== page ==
The 1935 Model 100 was the machine on which Miss Florence Blenkiron and Miss Teresa Wallach undertook the epic journey from London to Cape Town, crossing the Sahara: the first such journey on a motorcycle combination.

The colour scheme for 1935 was black framewith green / cream or perhaps duo-tone green tank.

The machine in this photograph is (was in 1999) in the UK National Motorcycle Museum. Whilst labelled as 1935, the sump finning is not obvious.

1937 Model 100 

1937 M100

The 1937 Model 100 Panther motorcycle was the last year of the "Redwing" Model 100 and was in many respects similar to the previous two years' models with the 6.5:1 compression ratio, 87 x 100 mm, ohv sloper engine featuring the deeply finned sump and improved lubrication introduced in 1935. The gearbox was Burman BAP and the forks Webb heavy duty. The wheels were 19" x 3.25". The major change this year was the introduction of a fully chromed fuel tank with red and black lined cream forward panels and a new full colour snarling Panther's head logo.

I am grateful to David Noble for permission to use this picture of his father-in-law, Michael (Brian) Stubbs, during his war service (in NSW, Australia). 

1938 Model 100 Deluxe

Name - 10038s.JPG, Source - S.C.Fleming, Size - 42kName - 10038s.JPG, Source - S.C.Fleming, Size - 52kIn many respects a similar bike to the above, this is a fine unrestored example of a Model 100 Deluxe. Clearly visible is the dual headlamp setup. Less clear (in fact maybe invisible on these scanned photos) is the linked brake system. 1938 saw some evolutionary changes including a new cylinder head and the introduction of the kidney shaped rocker cover and a new timing cover which features the redwing motif previously on the rocker cover.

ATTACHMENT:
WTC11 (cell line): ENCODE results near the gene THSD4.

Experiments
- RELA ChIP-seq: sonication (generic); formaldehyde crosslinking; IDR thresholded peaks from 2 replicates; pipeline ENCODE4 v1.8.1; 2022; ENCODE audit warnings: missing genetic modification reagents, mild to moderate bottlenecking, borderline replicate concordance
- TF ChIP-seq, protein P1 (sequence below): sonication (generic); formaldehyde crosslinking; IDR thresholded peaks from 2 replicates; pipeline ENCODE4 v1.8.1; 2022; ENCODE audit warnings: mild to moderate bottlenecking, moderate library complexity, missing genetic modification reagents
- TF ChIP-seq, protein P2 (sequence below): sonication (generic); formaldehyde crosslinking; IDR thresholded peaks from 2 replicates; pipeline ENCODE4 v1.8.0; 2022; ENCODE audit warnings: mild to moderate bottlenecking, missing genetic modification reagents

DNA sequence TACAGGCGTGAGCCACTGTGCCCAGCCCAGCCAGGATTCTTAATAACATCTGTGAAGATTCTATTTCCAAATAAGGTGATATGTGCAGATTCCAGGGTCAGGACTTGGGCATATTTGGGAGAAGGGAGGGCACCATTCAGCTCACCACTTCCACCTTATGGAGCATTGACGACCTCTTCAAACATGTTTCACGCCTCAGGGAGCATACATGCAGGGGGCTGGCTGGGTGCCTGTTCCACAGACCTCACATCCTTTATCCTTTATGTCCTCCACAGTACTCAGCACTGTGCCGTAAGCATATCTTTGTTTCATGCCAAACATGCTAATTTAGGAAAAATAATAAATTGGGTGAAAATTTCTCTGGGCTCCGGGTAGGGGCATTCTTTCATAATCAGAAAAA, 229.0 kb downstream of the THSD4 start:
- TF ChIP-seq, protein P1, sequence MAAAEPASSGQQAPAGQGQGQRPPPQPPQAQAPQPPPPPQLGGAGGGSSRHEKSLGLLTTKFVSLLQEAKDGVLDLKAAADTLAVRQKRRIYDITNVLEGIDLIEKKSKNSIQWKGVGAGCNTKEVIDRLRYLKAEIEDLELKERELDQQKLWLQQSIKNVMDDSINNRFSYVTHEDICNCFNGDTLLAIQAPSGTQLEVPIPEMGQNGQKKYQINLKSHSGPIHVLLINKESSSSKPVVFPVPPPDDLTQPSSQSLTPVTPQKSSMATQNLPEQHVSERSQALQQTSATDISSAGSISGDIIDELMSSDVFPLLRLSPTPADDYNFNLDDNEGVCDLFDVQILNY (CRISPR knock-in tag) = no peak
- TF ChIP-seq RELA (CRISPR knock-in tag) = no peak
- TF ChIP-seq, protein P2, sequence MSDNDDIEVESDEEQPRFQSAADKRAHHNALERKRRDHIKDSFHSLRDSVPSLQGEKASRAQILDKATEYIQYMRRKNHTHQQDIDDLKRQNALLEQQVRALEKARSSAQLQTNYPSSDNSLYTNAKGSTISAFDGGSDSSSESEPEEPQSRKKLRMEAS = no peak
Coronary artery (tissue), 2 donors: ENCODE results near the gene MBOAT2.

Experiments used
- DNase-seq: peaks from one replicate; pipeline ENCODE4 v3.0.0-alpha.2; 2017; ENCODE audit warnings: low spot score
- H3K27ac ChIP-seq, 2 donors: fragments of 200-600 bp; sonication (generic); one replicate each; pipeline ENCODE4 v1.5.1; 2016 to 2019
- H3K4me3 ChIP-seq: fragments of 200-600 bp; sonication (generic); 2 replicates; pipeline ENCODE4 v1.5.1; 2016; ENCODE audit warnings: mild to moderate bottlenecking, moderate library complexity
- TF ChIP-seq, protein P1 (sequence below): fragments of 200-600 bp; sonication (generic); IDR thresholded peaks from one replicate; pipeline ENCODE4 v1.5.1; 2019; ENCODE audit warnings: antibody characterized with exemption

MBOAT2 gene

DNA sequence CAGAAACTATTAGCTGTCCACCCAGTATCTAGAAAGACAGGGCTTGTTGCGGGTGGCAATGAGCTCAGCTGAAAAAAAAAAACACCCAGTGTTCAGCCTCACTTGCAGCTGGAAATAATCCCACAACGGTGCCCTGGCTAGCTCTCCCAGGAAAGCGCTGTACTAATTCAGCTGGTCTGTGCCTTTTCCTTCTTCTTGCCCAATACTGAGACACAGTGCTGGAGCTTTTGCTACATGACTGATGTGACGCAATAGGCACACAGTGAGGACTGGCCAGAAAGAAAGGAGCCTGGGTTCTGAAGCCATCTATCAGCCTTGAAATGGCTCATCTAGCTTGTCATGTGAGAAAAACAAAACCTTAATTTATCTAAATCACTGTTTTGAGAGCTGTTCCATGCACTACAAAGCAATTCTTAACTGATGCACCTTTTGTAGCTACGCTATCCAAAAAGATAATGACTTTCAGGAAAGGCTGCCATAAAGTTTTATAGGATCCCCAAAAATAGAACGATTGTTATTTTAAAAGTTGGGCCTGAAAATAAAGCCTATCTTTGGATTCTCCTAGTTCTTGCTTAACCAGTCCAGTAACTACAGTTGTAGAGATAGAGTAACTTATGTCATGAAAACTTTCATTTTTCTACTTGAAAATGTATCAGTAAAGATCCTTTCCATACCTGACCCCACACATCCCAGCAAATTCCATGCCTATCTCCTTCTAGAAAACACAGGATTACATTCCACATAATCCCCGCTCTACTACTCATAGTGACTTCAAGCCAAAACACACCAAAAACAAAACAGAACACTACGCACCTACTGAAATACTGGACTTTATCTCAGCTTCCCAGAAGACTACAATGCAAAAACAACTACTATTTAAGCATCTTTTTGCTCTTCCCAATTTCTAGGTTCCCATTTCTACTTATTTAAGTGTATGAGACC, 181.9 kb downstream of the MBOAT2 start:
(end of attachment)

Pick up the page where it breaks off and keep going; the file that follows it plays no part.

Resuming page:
The sidecar on this bike is Australian made and a bit of a mystery. 

I am grateful to John Ferguson for the opportunity to photograph (and ride) his bike. There are more photos of the bike in action and me having fun on it on the pictures page.

1946 Model 100 Redwing

Name - 100rdwng.JPG, Source - M.Duckett, Size - 133kThis is early Model 100 is clearly developed from the earlier heavyweights but is the start of this model which survived for nearly twenty years. This version has a 598cc OHV engine, a four speed gearbox and is equipped with girder front forks and no rear suspension. 

Technical Data 

I am grateful to Malcolm Duckett for providing the picture and technical data (from the Panther Instruction Booklet).

1949 Model 100 

Name: 100dowty.jpg, Source: Malcolm Duckett, Size: 101kThis true classic is, to my mind, probably the most attractive of the Panther models. This is an early form of the Model 100, the motorcycle for which Panther are probably most well known. This early model features a rigid rear end with Dowty Oleomatic, air sprung, oil damped, front suspension. The two exhausts from the twin port head are visible. 

Technical Data

I am grateful to Malcolm Duckett for providing the picture and technical data (from the Panther Instruction Booklet).

1951-53 Model 100 


This is a 1951 advert for the Model 100. The Book gives this tank paint scheme (chromed with cream panel) for 1946-51 and that below (grey metallic with 3" cream band) from 1951-53.

{I am grateful to Tom Norman for providing this picture}

Name: m100r.jpg, Source: Tom Norman, Size: 53kLittle has changed (as far as I can tell!) other than the paint scheme on the tank. I understand that the Lucas Magdyno (combined Magneto and Dynamo) had by now replaced the separate units. 

I am grateful to Tom Norman for providing the photograph (on the left) of his bike. The photograph on the right is of a machine in the UK National Motorcycle Museum  (I failed to adequately record the details - can anyone help?)

Model 100

Name - PANTHER12.JPG, Source - S.C.Fleming, Size - 224kAnd this is a rather fetching picture of a rather more modern (post 1958?) Model 100 (Model 120?) 

Technical Data

This photograph was taken at the POC Aysgarth camping weekend on 15/07/89 and is I believe of John Shaw's Model 100.